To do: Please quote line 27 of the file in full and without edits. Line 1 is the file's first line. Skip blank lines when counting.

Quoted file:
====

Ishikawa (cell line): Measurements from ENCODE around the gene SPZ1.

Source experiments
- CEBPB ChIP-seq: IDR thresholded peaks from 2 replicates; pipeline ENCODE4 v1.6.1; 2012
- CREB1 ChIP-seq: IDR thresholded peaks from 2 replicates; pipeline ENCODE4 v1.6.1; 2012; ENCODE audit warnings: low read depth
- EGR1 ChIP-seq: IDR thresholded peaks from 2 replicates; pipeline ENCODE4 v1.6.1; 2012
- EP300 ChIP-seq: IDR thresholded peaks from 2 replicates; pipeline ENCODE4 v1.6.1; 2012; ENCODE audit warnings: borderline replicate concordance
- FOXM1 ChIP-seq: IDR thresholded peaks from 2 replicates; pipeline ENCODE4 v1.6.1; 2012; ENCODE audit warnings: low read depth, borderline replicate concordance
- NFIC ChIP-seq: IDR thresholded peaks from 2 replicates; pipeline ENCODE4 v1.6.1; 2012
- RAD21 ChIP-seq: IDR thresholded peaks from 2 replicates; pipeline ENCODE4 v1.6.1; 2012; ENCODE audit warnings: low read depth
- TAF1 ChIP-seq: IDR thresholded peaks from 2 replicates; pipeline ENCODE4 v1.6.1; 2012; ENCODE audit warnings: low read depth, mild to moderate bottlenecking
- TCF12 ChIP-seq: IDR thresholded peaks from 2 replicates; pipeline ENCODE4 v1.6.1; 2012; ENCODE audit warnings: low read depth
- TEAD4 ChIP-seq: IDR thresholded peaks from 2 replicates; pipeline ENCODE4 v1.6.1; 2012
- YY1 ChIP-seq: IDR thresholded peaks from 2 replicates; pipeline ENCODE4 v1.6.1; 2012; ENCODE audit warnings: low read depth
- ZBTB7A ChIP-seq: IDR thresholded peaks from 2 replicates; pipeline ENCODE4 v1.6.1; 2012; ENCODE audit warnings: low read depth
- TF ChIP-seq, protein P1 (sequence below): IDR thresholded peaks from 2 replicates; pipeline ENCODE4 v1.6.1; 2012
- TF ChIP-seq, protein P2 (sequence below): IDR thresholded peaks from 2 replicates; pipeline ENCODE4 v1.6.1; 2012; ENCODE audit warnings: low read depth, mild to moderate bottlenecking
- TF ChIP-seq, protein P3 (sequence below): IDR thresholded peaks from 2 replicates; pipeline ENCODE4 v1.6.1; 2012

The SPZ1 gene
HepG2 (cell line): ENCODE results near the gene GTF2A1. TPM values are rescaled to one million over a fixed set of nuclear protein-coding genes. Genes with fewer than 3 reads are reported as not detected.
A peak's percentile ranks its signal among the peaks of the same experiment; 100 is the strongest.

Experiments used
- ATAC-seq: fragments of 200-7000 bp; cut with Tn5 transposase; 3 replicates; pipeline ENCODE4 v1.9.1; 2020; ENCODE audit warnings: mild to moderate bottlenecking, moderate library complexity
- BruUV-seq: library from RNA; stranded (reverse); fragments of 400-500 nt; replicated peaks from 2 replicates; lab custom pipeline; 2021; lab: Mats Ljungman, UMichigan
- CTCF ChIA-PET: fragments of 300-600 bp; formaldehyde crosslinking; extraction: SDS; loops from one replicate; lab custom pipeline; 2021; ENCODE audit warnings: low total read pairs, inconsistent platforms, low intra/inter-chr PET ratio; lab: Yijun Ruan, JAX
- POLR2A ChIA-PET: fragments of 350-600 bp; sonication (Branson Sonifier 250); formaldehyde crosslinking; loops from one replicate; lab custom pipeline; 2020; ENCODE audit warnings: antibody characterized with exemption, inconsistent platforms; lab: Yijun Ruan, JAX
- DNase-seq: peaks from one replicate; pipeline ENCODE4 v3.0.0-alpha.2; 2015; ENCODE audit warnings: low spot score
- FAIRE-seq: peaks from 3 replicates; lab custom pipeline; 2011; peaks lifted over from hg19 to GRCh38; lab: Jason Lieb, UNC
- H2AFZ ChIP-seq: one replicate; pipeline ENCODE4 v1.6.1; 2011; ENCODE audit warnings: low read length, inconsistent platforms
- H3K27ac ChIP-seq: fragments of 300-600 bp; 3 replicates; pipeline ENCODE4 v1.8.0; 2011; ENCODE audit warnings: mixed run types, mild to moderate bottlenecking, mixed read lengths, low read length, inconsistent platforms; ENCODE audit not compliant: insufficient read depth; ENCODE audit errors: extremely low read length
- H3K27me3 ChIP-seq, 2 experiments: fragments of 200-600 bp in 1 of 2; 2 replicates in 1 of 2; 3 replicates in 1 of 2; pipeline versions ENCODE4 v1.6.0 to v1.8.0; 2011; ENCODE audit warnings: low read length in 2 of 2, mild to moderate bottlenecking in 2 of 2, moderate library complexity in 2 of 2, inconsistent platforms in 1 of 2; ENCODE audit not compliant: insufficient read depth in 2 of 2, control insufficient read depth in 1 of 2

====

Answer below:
- FAIRE-seq: peaks from 3 replicates; lab custom pipeline; 2011; peaks lifted over from hg19 to GRCh38; lab: Jason Lieb, UNC